Your phone is dirtier than several objects that we deem ‘dirty’.
Let’s admit it, in this day and age, we feel handicapped without our smartphone. It is our friend, philosopher, guide and so much more! We practically live with it 24×7 but how many times do we clean it? No, simply wiping it does not get rid of germs. Our phone is perhaps one of our dirtiest possessions with bacteria all over it. In fact, it is likely to have more germs than on a toilet seat.
Your phone is dirtier than…
…several objects that we deem ‘dirty’. In fact, research suggests that on an average, a touch phone has 25,000 germs per square inch. Here are some objects that are cleaner than our phone.
- Public toilet
- The soles of shoes
- A pet’s eating bowl
- Kitchen counters
- Door knobs
- A bundle of notes
What’s more, studies show that 92% phones have bacteria on them with 16% containing E.coli, bacteria found in faeces. All these germs are likely to lead to infections. According to Dr Charles Gerba, a professor of microbiology, ‘Germs like E.coli as well as influenza and MRSA are usually found on cell phones, they cause rashes and skin infections.’ E.coli can also cause diarrhea, abdominal cramps, vomiting while influenza virus can cause flu and attack your respiratory system. Perspiring while talking on the phone closes skin pores which can lead to acne problems and blackheads. Since the screen is usually warm, bacteria thrives and transfers not just to our fingers, but also the face including the eyes, nose, ears and lips. All these double our chances of getting infected. So the next time you have a bout of flu, don’t just blame the weather, it could be due to your phone too. Says Jeffery Cain, President of the American Academy of Family Physicians, ‘People are just as likely to get sick from their phones as from handles of the bathroom.’
How your phone gets dirty?
We usually use our phones not just to talk but also to take pictures, surf the net, chat, etc. All these involve touching the screen. Every time we do so, we transfer more germs on to it. Here are a few factors that make our phone dirty.
Using it after meals: Do you wash your hands after meals? If you don’t, you not only transfer bacteria but also other things such as oil, food particles on the screen and other parts.
Using it in/after using restrooms: Using your phone after going to the restroom or worse, in the restroom is an open invitation to millions of germs. Especially if you use a public toilet, you are likely to pass on germs from other people who’ve touched that surface before you.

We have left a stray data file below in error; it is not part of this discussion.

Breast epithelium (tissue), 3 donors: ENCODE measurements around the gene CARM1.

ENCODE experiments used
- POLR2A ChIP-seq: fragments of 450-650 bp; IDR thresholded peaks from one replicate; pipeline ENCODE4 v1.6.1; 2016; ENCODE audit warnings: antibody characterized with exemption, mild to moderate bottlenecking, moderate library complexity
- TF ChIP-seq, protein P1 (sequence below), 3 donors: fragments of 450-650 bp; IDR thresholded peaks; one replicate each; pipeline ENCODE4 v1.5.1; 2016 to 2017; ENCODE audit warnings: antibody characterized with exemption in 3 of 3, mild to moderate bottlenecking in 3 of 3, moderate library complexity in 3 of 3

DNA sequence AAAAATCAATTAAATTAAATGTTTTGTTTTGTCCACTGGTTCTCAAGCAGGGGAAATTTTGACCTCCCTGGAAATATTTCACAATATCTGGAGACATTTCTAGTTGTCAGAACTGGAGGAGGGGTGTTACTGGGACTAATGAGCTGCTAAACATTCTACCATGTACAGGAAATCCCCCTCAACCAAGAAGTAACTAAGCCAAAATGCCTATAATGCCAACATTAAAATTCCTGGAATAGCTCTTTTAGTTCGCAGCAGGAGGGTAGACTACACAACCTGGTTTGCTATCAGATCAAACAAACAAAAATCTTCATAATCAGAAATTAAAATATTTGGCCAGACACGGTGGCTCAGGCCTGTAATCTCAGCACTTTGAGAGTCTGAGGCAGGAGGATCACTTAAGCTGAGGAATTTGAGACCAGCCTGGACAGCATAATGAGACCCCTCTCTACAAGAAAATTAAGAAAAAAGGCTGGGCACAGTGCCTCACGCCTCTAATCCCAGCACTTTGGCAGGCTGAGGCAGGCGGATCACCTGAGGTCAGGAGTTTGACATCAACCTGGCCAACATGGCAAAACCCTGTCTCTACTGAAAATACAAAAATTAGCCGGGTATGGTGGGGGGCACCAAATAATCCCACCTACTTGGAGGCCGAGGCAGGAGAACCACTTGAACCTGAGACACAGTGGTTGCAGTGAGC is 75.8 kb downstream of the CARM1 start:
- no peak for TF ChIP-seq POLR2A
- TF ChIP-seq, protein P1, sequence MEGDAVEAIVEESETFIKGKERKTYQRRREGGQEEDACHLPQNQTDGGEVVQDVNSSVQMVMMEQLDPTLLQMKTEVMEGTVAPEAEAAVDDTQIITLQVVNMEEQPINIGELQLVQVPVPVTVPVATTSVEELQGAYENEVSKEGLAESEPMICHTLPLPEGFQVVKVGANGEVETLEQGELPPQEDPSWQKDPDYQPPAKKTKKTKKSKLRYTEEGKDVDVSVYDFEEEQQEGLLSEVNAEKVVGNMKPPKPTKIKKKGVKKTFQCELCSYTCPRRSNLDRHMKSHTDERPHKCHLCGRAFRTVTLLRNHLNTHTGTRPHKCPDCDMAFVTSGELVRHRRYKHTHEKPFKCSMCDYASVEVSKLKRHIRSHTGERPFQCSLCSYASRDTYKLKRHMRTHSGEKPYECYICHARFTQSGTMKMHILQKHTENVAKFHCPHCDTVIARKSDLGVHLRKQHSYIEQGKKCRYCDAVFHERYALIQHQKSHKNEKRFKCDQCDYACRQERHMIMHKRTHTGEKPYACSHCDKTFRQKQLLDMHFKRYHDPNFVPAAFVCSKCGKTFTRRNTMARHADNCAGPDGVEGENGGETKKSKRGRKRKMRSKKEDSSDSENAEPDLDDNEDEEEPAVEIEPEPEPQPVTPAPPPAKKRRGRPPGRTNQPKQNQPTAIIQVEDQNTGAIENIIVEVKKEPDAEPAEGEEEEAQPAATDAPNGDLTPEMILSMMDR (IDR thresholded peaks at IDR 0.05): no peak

Using it in public transport: If you often commute via public transport, you perhaps have more germs on your phone. This is because you touch surfaces such as the pole, seat handles, etc. which a thousand others have touched, most likely without washing their hands. These then pass on to your screen when you touch it.
Your sweat: When you talk on your phone for a long time, you tend to sweat and deposit the germs on your phone’s screen.
While playing with pets: Love playing with your pets? I’m sure you wash your hands after touching them before you sit down for a meal but do you wash them before you touch your phone too? Probably not. This means you now have germs from an animal or bird too on your phone.
When other people use it: Your phone may be your prized possession but it is quite rare that no else except you touches it. You may often pass it on to others to take pictures, make a call, show something, etc. They too pass on germs from their hands on your phone’s screen. According to a research, 82% of hands have bacteria on them.
When you keep it on other surfaces: You are likely to keep your phone on surfaces such as the table, desk, bag, pocket, drawer, etc. These often have germs, dust particles, etc. which get transferred on your phone.
Can you really keep your phone clean?
Your phone harbours thousands of germs but is it really possible to clean it? Here a few methods but they too have their shortcomings.
Tissue paper: Wiping your phone with a tissue, even a wet one may clean it on the surface but not entirely get rid of all the germs.
Alcohol wipes: These wipes may help keep germs away but are not safe for your phone as using them too much can damage the coating on the screen.
UV light cleaner: These can disinfect your phone’s screen to quite an extent but are not economically viable for most people and aren’t that easily available too.
Cleaning kit: These specially-designed kits have different tools to clean various parts of your phone but considering the amount of germs your phone harbours, it may be difficult to clean it all the time.
Soap & water: Several people resort to cleaning phones with soapy liquids or disinfectants. These may keep it clean temporarily, but can also damage your phone in the process.
Phone covers: While you may protect your phone from external damage and water, phone covers do not act as barriers from germs. This is because when you use your phone, the screen cover is off. You may be able to lessen the number of germs using flip covers that do not have to be lifted while making a call.
Screen guard: These essentially protect your phone’s screen from scratches, sweat and water seeping in to an extent but the dirt and dust will still settle on it if not on your screen directly.
Perhaps the best way to get rid of germs from your phone is with water. You can practically do it anywhere and quite frequently. It is also economical and does not take much time. But unless your phone is waterproof, it is not feasible to do so. Probably, your best bet is to use a phone that can be washed with water. Sony has launched a new wash-friendly phone called Sony Xperia M4 Aqua that can be washed under a tap of running water to keep it clean and germ-free.
Source from www.TheHealthSite.com